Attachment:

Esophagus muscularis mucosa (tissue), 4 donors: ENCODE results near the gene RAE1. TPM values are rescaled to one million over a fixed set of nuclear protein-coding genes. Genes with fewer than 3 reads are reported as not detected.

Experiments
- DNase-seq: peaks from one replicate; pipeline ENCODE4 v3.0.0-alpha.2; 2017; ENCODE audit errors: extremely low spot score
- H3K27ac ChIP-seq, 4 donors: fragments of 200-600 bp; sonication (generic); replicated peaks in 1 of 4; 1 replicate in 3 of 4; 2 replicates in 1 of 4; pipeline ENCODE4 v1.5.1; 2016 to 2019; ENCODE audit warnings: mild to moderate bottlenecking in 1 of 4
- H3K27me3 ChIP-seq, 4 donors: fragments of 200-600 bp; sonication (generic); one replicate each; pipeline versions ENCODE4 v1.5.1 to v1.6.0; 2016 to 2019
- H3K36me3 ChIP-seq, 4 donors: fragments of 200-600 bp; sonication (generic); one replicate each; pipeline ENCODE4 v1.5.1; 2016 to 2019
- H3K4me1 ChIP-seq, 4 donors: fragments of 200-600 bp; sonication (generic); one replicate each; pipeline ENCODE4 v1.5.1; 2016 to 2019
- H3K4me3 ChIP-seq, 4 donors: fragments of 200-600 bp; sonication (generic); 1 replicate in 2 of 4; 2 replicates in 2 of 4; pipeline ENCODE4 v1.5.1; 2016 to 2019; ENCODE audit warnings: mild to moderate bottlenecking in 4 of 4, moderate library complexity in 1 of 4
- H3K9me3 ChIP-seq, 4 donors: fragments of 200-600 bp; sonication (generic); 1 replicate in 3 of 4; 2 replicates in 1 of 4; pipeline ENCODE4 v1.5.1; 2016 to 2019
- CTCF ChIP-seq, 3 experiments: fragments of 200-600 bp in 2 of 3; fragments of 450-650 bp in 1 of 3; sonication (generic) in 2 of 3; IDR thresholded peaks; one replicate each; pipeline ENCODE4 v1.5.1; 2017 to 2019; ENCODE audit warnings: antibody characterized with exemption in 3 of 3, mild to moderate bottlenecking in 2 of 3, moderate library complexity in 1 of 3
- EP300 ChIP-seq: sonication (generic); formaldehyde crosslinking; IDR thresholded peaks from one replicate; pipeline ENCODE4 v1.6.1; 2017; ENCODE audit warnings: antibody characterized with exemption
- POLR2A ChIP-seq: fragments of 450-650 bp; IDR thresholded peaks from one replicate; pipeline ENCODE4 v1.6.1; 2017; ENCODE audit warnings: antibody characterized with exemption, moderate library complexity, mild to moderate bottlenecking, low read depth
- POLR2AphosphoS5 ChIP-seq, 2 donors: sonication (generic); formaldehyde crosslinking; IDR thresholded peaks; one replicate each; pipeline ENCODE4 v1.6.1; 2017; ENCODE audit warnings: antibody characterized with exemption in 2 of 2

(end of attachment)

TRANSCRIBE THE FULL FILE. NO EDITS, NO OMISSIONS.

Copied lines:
Esophagus muscularis mucosa (tissue), 4 donors: ENCODE results near the gene RAE1. TPM values are rescaled to one million over a fixed set of nuclear protein-coding genes. Genes with fewer than 3 reads are reported as not detected.

Experiments
- DNase-seq: peaks from one replicate; pipeline ENCODE4 v3.0.0-alpha.2; 2017; ENCODE audit errors: extremely low spot score
- H3K27ac ChIP-seq, 4 donors: fragments of 200-600 bp; sonication (generic); replicated peaks in 1 of 4; 1 replicate in 3 of 4; 2 replicates in 1 of 4; pipeline ENCODE4 v1.5.1; 2016 to 2019; ENCODE audit warnings: mild to moderate bottlenecking in 1 of 4
- H3K27me3 ChIP-seq, 4 donors: fragments of 200-600 bp; sonication (generic); one replicate each; pipeline versions ENCODE4 v1.5.1 to v1.6.0; 2016 to 2019
- H3K36me3 ChIP-seq, 4 donors: fragments of 200-600 bp; sonication (generic); one replicate each; pipeline ENCODE4 v1.5.1; 2016 to 2019
- H3K4me1 ChIP-seq, 4 donors: fragments of 200-600 bp; sonication (generic); one replicate each; pipeline ENCODE4 v1.5.1; 2016 to 2019
- H3K4me3 ChIP-seq, 4 donors: fragments of 200-600 bp; sonication (generic); 1 replicate in 2 of 4; 2 replicates in 2 of 4; pipeline ENCODE4 v1.5.1; 2016 to 2019; ENCODE audit warnings: mild to moderate bottlenecking in 4 of 4, moderate library complexity in 1 of 4
- H3K9me3 ChIP-seq, 4 donors: fragments of 200-600 bp; sonication (generic); 1 replicate in 3 of 4; 2 replicates in 1 of 4; pipeline ENCODE4 v1.5.1; 2016 to 2019
- CTCF ChIP-seq, 3 experiments: fragments of 200-600 bp in 2 of 3; fragments of 450-650 bp in 1 of 3; sonication (generic) in 2 of 3; IDR thresholded peaks; one replicate each; pipeline ENCODE4 v1.5.1; 2017 to 2019; ENCODE audit warnings: antibody characterized with exemption in 3 of 3, mild to moderate bottlenecking in 2 of 3, moderate library complexity in 1 of 3
- EP300 ChIP-seq: sonication (generic); formaldehyde crosslinking; IDR thresholded peaks from one replicate; pipeline ENCODE4 v1.6.1; 2017; ENCODE audit warnings: antibody characterized with exemption
- POLR2A ChIP-seq: fragments of 450-650 bp; IDR thresholded peaks from one replicate; pipeline ENCODE4 v1.6.1; 2017; ENCODE audit warnings: antibody characterized with exemption, moderate library complexity, mild to moderate bottlenecking, low read depth
- POLR2AphosphoS5 ChIP-seq, 2 donors: sonication (generic); formaldehyde crosslinking; IDR thresholded peaks; one replicate each; pipeline ENCODE4 v1.6.1; 2017; ENCODE audit warnings: antibody characterized with exemption in 2 of 2